The world is home to more languages than you’re probably aware of, and one of the most linguistically diverse regions of our planet is South and Southeast Asia. Here, you can find numerous language families, many of which are large and consist of several dozens or even hundreds of different languages. Among the plethora of languages found in this region is Kuki-Chin, a collection of related Sino–Tibetan languages spoken in India, Myanmar, and Bangladesh.
Since Kuki-Chin is better conceptualized as a language group rather than a single language, it’s difficult to surmise an exact speaker figure—but it’s probably a couple million at least. The biggest Kuki-Chin language is Mizo, boasting more than 800,000 speakers, with Chin (also known as Tedim or Zomi) and Kuki (also called Thadou) both clocking in at around 330,000 speakers. The Kuki-Chin languages account for a sizable population in the region stretching from northeastern India to northwestern Myanmar, but there aren’t a lot of services—including translation services—available for these languages. At TranslationServices.com, we want to change this—which is why we’ve launched our own Kuki-Chin translation services.
Looking for Kuki-Chin translation services? Start by requesting a free quote by sending us a message!
What are the Kuki-Chin languages like?
The Kuki-Chin languages belong to the Sino–Tibetan language family, more specifically hailing from the Tibetan side of the grouping. They’re spoken by various ethnic groups in Northeast India (primarily the states of Mizoram and Manipur), northwestern Myanmar (mostly Chin State but also Sagaing Division, Magway Region, and Rakhine State to some extent), and southeastern Bangladesh. Mizo, the largest Kuki-Chin language, is spoken in India’s Mizoram state, while Chin is native to Myanmar’s Chin State.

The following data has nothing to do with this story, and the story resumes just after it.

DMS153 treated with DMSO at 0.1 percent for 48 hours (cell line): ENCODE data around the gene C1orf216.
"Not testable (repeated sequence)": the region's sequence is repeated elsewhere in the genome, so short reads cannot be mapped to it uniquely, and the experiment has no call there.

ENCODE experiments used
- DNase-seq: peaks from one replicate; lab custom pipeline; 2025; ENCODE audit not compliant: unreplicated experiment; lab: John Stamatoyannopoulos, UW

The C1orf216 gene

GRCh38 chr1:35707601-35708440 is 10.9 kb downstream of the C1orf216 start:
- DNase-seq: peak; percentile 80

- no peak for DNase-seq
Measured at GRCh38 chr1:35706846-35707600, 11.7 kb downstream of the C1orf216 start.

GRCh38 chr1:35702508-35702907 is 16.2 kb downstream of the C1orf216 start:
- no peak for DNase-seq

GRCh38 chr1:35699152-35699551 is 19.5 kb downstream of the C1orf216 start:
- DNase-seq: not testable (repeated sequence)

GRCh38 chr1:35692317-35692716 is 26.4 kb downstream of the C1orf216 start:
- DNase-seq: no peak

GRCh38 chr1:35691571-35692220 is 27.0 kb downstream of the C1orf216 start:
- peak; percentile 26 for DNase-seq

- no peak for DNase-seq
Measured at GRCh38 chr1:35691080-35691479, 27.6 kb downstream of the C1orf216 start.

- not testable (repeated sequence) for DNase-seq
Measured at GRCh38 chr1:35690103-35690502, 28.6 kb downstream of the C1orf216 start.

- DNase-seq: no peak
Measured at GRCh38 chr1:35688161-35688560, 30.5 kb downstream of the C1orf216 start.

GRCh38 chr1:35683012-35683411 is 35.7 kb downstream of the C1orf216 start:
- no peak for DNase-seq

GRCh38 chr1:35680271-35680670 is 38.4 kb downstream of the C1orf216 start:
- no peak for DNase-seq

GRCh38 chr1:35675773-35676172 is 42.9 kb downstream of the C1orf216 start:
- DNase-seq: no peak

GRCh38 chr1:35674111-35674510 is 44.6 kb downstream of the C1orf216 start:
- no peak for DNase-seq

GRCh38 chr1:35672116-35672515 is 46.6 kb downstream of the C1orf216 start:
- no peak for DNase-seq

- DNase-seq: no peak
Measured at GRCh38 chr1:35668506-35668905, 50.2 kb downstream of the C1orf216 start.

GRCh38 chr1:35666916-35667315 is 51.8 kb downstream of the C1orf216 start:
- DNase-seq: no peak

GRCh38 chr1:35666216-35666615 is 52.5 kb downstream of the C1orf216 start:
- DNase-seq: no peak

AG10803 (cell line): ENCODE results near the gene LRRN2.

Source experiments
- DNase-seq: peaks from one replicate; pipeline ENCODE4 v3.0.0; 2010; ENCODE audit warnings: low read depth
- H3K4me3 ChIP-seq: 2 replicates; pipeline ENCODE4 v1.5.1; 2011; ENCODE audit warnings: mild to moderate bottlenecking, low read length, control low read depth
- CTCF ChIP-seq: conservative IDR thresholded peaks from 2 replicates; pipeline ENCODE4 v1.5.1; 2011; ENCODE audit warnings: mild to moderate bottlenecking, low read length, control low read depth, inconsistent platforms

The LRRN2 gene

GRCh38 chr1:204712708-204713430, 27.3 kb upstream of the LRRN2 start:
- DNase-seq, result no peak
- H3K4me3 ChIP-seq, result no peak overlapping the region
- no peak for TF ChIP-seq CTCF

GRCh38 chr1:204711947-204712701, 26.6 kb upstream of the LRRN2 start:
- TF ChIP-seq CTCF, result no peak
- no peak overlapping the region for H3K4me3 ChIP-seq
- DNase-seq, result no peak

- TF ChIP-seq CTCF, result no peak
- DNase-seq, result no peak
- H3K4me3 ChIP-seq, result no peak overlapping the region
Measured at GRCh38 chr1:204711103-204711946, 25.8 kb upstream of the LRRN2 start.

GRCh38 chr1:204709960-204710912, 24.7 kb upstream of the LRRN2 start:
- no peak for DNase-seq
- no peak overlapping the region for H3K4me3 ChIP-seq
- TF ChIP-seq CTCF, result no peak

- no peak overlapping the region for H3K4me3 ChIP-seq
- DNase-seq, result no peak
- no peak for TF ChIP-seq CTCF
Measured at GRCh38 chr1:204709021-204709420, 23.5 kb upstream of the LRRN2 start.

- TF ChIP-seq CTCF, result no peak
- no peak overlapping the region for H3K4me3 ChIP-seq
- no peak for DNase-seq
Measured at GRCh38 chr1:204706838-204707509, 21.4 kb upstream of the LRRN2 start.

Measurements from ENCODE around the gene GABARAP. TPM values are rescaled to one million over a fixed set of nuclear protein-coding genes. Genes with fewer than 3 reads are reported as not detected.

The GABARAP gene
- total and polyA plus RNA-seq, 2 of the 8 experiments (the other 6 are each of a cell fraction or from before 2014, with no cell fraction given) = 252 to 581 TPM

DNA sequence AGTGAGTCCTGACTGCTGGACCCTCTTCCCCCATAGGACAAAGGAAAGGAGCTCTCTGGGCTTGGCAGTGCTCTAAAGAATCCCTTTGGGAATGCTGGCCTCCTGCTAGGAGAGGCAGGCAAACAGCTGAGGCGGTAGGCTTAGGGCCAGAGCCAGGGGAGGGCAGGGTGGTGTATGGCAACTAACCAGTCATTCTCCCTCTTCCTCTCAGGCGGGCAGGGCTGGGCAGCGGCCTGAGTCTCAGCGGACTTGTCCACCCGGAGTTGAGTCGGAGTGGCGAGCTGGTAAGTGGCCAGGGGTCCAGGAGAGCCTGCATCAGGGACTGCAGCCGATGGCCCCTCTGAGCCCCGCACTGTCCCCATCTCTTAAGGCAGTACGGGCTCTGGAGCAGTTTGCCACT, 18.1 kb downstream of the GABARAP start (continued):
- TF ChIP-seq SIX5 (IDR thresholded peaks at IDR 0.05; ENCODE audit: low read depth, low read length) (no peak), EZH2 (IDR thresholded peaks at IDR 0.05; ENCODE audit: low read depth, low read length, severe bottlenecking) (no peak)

Kuki-Chin languages share similar grammar but may also exhibit significant differences. For example, the preferred word order in Chin is subject-object-verb (the most common word order among the world’s languages), whereas Mizo is one of only a handful of languages in the world to use an object-subject-verb word order by default. Kuki-Chin languages are generally isolating, with minimal inflection, like their distant relative Mandarin and other Chinese languages. Kuki-Chin languages also tend to be ergative–absolutive, which means that intransitive subjects (e.g., “I” in “I go”) and transitive objects (e.g., “you” in “I see you”) are treated grammatically the same.
No matter which Kuki-Chin language you’re working with, we promise to offer the same high quality of translation services.
We translate Kuki-Chin in both directions.
Whether you want to translate material into Kuki-Chin to interact with locals in India, Bangladesh, and Myanmar, or whether you want to translate local content to share with the world, our professional Kuki-Chin translators are eager to help you. Our diverse team allows us to cater to various specialized translation needs, including translations of historical Kuki-Chin documents or traditional Kuki-Chin folklore. We can also help companies or organizations wishing to connect with local Kuki-Chin speakers, educators who want to teach local youth in their native language, and language activists seeking to bring great content—such as books, websites, apps, poems, and games—to the Kuki-Chin people in their native tongue, promoting the use of their languages and encouraging more people to learn them.
Translating between Kuki-Chin and English is our passion. Simply reach out today to tell us what you’re looking for!